Talking with Your Teenager About College

Not every teen is suited to go directly into a four-year college or university.

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Teenage student BigStock/

As parents, it’s easy to panic and get our priorities out of order.  Some of us look at our teenagers and we worry what they’ll do for a living.  We’re concerned how they’ll make money and be able to look after themselves once they’ve left the house.  Some of us are worries our kids will never leave the house!  After all, there are only so many jobs for actors, major-league ballplayers, or video-game designers out there.  So we panic and start punching the “What are you going to do?” button over and over again.

Yes, it is important for teens to decide on some direction to take after high school, but why does he or she need to determine that in eighth grade?  I think it’s enough to encourage your teen to do his or her best academically in order to have the most options available after high school? 

Remember, not every teen is suited to go directly into a four-year college or university.  Some need to take a year off and work, experience the “real” world, and figure out what’s next.  Others need to take a year off and travel or volunteer, or attend a community college or vocational school.

You can support and encourage, but you cannot make the decision for your teenager.  The more you push for your own agenda, the more you may experience pushback from your teen.  And that pushback may come in directions you decidedly do not want to go nor want your teen to go.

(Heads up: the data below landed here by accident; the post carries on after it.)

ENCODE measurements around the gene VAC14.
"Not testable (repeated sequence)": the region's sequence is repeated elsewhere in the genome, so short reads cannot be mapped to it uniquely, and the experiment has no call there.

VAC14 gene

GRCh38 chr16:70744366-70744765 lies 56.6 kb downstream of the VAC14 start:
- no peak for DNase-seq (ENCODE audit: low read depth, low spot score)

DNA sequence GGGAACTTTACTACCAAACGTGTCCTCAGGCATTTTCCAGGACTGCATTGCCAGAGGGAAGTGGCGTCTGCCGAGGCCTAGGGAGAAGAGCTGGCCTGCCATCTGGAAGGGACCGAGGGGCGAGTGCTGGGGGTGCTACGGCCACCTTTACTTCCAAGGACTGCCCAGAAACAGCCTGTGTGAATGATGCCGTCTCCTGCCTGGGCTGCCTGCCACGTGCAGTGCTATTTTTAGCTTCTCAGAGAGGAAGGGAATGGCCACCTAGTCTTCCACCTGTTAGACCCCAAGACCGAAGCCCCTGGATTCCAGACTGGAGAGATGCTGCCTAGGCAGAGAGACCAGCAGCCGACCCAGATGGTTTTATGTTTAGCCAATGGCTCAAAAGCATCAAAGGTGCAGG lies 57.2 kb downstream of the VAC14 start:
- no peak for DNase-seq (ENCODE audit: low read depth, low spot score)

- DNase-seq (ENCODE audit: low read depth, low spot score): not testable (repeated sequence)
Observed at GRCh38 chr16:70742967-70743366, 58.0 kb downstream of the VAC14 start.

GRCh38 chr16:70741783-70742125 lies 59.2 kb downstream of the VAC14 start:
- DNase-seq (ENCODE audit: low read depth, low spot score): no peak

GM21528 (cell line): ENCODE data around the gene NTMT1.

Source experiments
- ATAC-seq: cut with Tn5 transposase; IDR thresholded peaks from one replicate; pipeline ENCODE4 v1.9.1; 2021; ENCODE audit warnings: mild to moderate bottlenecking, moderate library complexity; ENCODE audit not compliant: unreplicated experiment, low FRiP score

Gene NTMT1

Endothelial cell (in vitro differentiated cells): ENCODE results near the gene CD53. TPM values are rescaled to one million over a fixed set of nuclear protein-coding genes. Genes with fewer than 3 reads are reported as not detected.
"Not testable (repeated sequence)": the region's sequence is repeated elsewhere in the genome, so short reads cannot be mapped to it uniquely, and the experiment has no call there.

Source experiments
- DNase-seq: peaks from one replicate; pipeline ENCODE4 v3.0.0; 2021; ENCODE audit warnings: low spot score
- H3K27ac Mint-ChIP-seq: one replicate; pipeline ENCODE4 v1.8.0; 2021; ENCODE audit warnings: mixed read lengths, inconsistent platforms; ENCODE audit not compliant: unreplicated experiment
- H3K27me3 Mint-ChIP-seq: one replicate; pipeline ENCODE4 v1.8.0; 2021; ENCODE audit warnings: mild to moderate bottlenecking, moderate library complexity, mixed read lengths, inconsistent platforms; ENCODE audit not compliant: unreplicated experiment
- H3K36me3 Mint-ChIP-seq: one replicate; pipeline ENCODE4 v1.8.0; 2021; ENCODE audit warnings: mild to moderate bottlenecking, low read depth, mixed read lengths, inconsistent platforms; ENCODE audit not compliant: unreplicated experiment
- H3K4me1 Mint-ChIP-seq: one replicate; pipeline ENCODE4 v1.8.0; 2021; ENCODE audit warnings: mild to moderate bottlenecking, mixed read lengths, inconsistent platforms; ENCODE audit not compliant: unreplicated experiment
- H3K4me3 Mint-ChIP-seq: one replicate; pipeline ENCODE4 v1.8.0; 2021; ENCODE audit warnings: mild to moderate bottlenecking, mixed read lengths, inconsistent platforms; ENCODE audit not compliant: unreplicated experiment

While you certainly don’t want to push your teen, you do want to begin to have conversations with older teens about what they may want to do after high school.  You also need to have private conversations with any other adults involved with providing support for your teenager’s post-secondary plans.  Once you know the type and level of support you’re able to provide, this information can be given to your teenager when you reach the point of strategizing and planning for the future. 

As you’re having these next-step discussions, make sure you’re not becoming so focused on what your teen wants to do that you neglect to prioritize and highlight who your teen wants to become.  Deciding on which college to attend can be an easier conversation than what personal attributes your teenager wants to work on. 

Before you go ballistic because your teen wants to spend a year doing volunteer work instead of going to the college of your choice, stop long enough to understand his or her reasons, and factor in, not just the potential for monetary growth, but the potential for personal growth. 

You need to give your teenager permission to pursue his or her dreams and goals along a path different from yours.  You need to give your teenager permission to have priorities for life after high school that are different from yours.  As long as those dreams, goals, and priorities lead him or her along a road to becoming a better person, be as supportive as you can be, both personally and financially. 

Not every kid is ready to tackle adulthood right out of high school.  Many need a few more years to figure all that out; be patient.  Monitor how your teenager is doing.  Watch for forward progress and growth, even if that progress is small by your standards. 

I would venture to guess that if you asked your parents which they would want for their kids — to be financially successful or personally fulfilled — the vast majority would choose the latter.  Make sure your teenager understands your priority. 

Authored by Dr. Gregory Jantz, founder of The Center • A Place of HOPE
and author of 37 books. Pioneering whole-person care nearly 30 years
ago, Dr. Jantz has dedicated his life’s work to creating possibilities
for others, and helping people change their lives for good. The Center •
A Place of HOPE, located on the Puget Sound in Edmonds, Washington,
creates individualized programs to treat behavioral and mental health
issues, including eating disorders, addiction, depression, anxiety and

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